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03.13.2017

UW School of Nursing programs ranked among the best

UW’s doctor of nursing practice and master’s degree programs, as well as several nurse practitioner programs, recognized for excellence

Updated 6:00 PM, 03.13.2017

Posted in: Education

  • Graduate students in the UW School of Nursing's doctor of nursing practice program.

The University of Washington School of Nursing ranked highly in the latest U.S. News & World Report Best Graduate Schools, 2018 edition.

It was third among those nursing schools that offer a doctor of nursing practice degree, and sixth among those with master’s degree programs.

Among nurse practitioner programs, the UW School of Nursing ranked No. 3 in family, No. 7 in pediatric primary care, No. 7 (tie with Vanderbilt University) in primary-care adult gerontology, which is the care of older people, and No. 8 in psychiatric mental health across the lifespan. 

Nurse practitioners bring a comprehensive perspective to their patients’ healthcare through their expertise in disease prevention and management.  They hold advanced degrees and play a vital role in primary-care, acute care, and specialty care through their extensive preparation, education and training.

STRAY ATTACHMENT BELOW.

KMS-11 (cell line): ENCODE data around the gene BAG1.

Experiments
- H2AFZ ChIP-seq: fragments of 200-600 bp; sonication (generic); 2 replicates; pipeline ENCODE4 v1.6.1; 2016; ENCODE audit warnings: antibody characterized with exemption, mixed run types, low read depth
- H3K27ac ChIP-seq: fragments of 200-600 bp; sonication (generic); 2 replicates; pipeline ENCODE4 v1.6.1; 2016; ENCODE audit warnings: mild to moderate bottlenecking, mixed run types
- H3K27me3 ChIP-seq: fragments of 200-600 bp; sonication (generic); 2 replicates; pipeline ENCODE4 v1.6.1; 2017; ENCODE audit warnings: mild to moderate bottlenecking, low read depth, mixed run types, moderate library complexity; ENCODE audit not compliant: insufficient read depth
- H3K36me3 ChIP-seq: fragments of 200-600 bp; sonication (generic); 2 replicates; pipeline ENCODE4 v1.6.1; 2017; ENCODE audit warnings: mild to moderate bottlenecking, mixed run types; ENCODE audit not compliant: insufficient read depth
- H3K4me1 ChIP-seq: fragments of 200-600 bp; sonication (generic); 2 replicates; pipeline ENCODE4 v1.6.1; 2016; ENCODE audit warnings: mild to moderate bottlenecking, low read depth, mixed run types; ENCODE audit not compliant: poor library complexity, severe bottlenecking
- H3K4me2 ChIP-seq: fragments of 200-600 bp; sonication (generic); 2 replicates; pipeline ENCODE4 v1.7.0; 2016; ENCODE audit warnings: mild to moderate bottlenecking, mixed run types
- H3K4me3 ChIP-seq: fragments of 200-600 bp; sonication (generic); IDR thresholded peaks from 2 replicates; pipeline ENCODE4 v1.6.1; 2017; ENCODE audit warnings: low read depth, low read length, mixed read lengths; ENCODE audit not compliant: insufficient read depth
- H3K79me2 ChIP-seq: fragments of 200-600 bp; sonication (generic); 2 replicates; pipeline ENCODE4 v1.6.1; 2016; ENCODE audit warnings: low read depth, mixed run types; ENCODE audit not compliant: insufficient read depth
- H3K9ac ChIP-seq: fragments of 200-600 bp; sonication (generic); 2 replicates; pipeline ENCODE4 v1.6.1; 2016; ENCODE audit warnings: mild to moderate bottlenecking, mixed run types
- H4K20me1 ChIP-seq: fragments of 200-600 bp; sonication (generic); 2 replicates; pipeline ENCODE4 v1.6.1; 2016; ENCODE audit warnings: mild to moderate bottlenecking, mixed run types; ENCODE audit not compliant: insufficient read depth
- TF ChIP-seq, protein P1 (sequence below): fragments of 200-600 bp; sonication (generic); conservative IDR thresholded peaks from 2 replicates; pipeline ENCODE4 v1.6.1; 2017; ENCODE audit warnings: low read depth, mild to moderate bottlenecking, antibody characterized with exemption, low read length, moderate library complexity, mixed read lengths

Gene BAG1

The UW School of Nursing also ranked No. 8 in teaching nursing informatics, the use of data, computer sciences and other information technology to improve patient outcomes. 

The UW nursing midwifery program tied with Columbia University and Yale University in the 2016 rankings, the last time nursing midwifery was ranked. At the UW, it is a track in the Doctor of Nursing Practice degree program.  

U.S. News ranks the nation’s graduate and professional schools through a weighted average of several indicators, including admissions selectivity, faculty/student ratios and peer assessments.

U.S. News posted the 2018 rankings of professional and graduate schools today, March 14.

“Rankings like these are a wonderful reminder to celebrate the hard work, dedication, and passion of our students, faculty, staff, community and clinical partners, alumni and friends, said. Dr. Azita Emami, executive dean of the UW School of Nursing. “I am thankful every day for their contributions in ensuring we produce incredible nurses prepared to fight for health equity, protect human rights, promote wellness and reduce health disparities.”

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Tagged with: nursing, graduate education, nurse practitioner
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